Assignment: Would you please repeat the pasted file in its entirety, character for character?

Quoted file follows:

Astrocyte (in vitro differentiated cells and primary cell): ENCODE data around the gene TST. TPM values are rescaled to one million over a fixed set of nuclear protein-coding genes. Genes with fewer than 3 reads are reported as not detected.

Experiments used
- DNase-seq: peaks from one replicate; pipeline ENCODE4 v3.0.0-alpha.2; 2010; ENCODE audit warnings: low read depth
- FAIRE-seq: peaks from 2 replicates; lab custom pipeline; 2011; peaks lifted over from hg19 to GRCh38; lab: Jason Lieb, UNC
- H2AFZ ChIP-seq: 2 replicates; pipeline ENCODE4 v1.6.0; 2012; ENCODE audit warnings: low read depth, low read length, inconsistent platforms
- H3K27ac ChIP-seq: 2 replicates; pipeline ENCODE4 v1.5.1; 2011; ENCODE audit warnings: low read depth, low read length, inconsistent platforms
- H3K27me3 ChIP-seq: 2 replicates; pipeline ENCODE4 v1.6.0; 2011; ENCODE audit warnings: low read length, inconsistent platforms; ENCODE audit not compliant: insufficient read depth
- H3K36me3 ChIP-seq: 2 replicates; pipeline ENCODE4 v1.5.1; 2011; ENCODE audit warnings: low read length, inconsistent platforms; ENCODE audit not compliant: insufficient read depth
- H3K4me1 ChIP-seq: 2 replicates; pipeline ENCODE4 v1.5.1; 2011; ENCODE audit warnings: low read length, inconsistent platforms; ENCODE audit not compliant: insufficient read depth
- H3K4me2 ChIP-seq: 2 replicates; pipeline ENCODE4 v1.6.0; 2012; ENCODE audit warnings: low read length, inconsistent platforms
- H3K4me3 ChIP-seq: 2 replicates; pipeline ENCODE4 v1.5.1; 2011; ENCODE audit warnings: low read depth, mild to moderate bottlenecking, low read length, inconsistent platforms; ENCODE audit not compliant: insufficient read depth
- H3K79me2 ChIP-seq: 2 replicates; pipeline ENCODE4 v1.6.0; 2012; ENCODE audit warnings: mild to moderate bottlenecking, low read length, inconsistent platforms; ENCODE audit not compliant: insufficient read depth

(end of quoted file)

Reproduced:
Astrocyte (in vitro differentiated cells and primary cell): ENCODE data around the gene TST. TPM values are rescaled to one million over a fixed set of nuclear protein-coding genes. Genes with fewer than 3 reads are reported as not detected.

Experiments used
- DNase-seq: peaks from one replicate; pipeline ENCODE4 v3.0.0-alpha.2; 2010; ENCODE audit warnings: low read depth
- FAIRE-seq: peaks from 2 replicates; lab custom pipeline; 2011; peaks lifted over from hg19 to GRCh38; lab: Jason Lieb, UNC
- H2AFZ ChIP-seq: 2 replicates; pipeline ENCODE4 v1.6.0; 2012; ENCODE audit warnings: low read depth, low read length, inconsistent platforms
- H3K27ac ChIP-seq: 2 replicates; pipeline ENCODE4 v1.5.1; 2011; ENCODE audit warnings: low read depth, low read length, inconsistent platforms
- H3K27me3 ChIP-seq: 2 replicates; pipeline ENCODE4 v1.6.0; 2011; ENCODE audit warnings: low read length, inconsistent platforms; ENCODE audit not compliant: insufficient read depth
- H3K36me3 ChIP-seq: 2 replicates; pipeline ENCODE4 v1.5.1; 2011; ENCODE audit warnings: low read length, inconsistent platforms; ENCODE audit not compliant: insufficient read depth
- H3K4me1 ChIP-seq: 2 replicates; pipeline ENCODE4 v1.5.1; 2011; ENCODE audit warnings: low read length, inconsistent platforms; ENCODE audit not compliant: insufficient read depth
- H3K4me2 ChIP-seq: 2 replicates; pipeline ENCODE4 v1.6.0; 2012; ENCODE audit warnings: low read length, inconsistent platforms
- H3K4me3 ChIP-seq: 2 replicates; pipeline ENCODE4 v1.5.1; 2011; ENCODE audit warnings: low read depth, mild to moderate bottlenecking, low read length, inconsistent platforms; ENCODE audit not compliant: insufficient read depth
- H3K79me2 ChIP-seq: 2 replicates; pipeline ENCODE4 v1.6.0; 2012; ENCODE audit warnings: mild to moderate bottlenecking, low read length, inconsistent platforms; ENCODE audit not compliant: insufficient read depth